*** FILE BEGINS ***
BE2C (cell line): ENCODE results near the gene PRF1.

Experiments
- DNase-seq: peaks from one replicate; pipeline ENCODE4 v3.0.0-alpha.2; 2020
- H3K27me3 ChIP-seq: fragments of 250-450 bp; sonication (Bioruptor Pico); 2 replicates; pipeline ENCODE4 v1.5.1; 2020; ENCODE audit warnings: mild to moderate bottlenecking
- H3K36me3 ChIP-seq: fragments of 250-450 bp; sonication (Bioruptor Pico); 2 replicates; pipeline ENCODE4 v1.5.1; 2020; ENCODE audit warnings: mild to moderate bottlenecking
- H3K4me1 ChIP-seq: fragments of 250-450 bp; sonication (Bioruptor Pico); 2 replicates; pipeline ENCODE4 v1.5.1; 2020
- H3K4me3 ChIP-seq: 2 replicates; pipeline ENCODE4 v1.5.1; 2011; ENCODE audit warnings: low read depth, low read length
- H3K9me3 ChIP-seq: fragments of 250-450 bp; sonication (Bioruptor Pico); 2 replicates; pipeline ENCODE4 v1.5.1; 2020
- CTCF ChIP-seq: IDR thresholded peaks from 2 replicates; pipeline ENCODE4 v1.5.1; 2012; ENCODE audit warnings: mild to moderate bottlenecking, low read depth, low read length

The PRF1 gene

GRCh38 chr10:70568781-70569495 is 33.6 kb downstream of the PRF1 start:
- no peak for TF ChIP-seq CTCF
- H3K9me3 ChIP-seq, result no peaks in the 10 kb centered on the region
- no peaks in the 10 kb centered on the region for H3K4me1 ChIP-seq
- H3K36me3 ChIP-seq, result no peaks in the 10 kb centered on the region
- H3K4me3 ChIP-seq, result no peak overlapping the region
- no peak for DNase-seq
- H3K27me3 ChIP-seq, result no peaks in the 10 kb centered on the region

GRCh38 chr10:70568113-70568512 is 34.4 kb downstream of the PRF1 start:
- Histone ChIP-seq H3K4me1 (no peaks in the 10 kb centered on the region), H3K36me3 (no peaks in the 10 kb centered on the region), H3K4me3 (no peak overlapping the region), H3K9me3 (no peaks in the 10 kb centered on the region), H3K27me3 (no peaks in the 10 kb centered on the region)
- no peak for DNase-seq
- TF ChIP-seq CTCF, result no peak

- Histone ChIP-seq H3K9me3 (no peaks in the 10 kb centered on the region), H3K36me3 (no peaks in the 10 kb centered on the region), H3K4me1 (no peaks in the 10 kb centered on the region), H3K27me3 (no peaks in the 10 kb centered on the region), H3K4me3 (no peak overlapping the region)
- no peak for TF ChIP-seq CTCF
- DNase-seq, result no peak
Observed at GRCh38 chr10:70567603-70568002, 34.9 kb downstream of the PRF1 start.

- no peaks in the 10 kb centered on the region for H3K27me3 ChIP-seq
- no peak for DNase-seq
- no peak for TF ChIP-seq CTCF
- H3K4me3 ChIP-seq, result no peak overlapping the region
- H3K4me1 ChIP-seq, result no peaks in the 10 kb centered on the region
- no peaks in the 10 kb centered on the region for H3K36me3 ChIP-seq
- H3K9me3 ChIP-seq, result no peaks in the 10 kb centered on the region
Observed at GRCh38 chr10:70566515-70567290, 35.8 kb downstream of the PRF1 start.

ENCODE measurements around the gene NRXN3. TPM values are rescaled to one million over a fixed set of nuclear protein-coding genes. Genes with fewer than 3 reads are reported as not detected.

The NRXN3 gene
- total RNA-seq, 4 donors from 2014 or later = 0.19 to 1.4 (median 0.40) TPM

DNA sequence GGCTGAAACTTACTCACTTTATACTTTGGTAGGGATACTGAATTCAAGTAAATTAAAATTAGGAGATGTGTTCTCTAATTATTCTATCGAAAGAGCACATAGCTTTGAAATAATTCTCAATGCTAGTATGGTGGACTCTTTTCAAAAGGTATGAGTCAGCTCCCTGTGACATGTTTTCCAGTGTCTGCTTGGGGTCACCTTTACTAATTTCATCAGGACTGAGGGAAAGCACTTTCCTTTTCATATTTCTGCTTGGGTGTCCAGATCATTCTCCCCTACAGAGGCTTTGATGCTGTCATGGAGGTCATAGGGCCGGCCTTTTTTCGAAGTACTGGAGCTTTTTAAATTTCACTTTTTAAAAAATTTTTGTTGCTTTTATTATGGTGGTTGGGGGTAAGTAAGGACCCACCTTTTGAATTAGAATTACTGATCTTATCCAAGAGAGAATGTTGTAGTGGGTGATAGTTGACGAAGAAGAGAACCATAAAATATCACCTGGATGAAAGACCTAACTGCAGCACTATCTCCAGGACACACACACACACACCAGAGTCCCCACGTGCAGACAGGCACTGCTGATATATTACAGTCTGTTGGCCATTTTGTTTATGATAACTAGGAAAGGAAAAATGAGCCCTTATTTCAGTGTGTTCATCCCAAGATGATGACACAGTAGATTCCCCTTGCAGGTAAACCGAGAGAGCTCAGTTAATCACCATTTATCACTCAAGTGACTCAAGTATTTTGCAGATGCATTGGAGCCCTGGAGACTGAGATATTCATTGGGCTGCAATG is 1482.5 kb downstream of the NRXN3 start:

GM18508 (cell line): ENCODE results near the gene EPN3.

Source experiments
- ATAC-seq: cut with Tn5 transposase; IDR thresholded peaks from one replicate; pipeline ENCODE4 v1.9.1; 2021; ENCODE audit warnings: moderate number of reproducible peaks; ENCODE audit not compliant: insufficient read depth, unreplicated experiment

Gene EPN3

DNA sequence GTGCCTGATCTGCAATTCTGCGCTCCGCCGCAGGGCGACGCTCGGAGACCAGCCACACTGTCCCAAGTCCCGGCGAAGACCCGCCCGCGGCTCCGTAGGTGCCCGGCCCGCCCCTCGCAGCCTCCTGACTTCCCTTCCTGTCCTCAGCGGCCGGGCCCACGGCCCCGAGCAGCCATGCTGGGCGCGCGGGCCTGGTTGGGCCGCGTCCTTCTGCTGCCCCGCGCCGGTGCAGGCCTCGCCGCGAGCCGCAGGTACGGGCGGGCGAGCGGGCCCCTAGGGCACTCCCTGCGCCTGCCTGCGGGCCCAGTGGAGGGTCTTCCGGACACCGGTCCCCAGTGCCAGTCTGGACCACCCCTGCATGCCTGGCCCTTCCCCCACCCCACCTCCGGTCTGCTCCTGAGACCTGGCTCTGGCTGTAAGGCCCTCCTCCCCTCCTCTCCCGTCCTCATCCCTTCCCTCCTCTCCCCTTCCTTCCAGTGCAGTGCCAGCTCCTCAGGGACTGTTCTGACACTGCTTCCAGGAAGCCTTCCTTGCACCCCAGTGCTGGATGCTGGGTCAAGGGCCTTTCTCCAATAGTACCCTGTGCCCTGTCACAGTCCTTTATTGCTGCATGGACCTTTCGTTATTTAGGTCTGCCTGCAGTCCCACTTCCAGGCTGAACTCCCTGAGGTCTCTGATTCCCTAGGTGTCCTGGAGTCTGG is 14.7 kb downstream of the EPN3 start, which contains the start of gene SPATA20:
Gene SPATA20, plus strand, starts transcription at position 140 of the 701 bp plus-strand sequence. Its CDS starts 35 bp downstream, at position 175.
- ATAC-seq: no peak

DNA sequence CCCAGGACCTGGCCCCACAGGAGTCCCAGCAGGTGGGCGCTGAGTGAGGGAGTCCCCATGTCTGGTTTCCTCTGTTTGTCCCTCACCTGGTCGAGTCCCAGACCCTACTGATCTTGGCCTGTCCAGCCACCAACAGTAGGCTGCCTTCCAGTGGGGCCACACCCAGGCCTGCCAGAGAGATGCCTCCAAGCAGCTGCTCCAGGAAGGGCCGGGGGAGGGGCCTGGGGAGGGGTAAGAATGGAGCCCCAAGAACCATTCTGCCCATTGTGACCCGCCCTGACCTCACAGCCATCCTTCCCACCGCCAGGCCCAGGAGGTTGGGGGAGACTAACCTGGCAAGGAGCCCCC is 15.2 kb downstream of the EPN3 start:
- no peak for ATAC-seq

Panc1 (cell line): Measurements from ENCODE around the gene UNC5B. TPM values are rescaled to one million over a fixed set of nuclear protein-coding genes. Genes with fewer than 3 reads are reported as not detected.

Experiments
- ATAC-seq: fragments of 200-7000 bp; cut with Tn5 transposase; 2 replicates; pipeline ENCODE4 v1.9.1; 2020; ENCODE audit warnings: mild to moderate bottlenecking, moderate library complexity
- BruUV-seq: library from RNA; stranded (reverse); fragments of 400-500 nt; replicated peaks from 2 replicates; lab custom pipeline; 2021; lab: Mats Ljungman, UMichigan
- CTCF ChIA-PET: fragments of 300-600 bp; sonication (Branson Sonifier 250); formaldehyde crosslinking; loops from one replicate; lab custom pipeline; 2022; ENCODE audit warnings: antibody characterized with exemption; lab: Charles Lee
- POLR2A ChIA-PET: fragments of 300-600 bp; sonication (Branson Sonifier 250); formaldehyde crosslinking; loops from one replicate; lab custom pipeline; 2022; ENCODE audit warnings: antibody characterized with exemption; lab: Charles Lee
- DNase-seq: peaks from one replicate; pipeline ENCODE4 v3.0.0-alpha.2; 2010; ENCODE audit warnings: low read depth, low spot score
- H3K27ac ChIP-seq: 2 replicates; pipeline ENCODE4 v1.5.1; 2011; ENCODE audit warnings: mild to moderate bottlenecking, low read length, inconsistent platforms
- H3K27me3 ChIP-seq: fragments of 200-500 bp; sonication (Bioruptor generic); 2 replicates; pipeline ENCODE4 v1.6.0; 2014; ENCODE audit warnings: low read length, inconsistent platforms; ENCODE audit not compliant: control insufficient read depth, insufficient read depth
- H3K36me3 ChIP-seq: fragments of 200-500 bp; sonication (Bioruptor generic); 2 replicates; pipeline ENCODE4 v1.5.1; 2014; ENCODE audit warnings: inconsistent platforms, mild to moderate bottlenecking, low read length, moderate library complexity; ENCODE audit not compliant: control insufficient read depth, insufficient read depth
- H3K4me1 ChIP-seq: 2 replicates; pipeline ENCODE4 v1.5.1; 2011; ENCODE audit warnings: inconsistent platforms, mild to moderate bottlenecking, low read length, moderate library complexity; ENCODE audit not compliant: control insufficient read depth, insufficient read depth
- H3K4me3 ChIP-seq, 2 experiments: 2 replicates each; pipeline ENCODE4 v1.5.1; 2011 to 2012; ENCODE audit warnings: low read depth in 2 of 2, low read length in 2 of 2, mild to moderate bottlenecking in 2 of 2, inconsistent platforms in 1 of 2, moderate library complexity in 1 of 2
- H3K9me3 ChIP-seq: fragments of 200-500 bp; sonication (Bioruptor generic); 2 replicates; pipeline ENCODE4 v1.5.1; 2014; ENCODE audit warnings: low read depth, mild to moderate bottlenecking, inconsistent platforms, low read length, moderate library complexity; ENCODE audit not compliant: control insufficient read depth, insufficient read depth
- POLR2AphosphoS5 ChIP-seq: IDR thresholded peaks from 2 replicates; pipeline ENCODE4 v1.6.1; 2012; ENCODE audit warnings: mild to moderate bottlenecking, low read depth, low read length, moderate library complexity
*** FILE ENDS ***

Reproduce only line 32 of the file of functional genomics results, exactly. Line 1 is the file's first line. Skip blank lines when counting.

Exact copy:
- no peaks in the 10 kb centered on the region for H3K36me3 ChIP-seq